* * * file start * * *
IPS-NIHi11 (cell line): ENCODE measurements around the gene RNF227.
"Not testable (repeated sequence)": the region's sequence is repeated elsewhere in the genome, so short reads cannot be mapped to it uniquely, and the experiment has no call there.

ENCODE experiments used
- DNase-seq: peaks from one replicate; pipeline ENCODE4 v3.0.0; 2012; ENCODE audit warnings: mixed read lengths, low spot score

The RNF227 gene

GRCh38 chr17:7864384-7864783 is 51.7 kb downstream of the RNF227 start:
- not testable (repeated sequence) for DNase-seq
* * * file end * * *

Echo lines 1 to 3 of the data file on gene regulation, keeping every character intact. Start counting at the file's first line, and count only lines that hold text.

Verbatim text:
IPS-NIHi11 (cell line): ENCODE measurements around the gene RNF227.
"Not testable (repeated sequence)": the region's sequence is repeated elsewhere in the genome, so short reads cannot be mapped to it uniquely, and the experiment has no call there.

ENCODE experiments used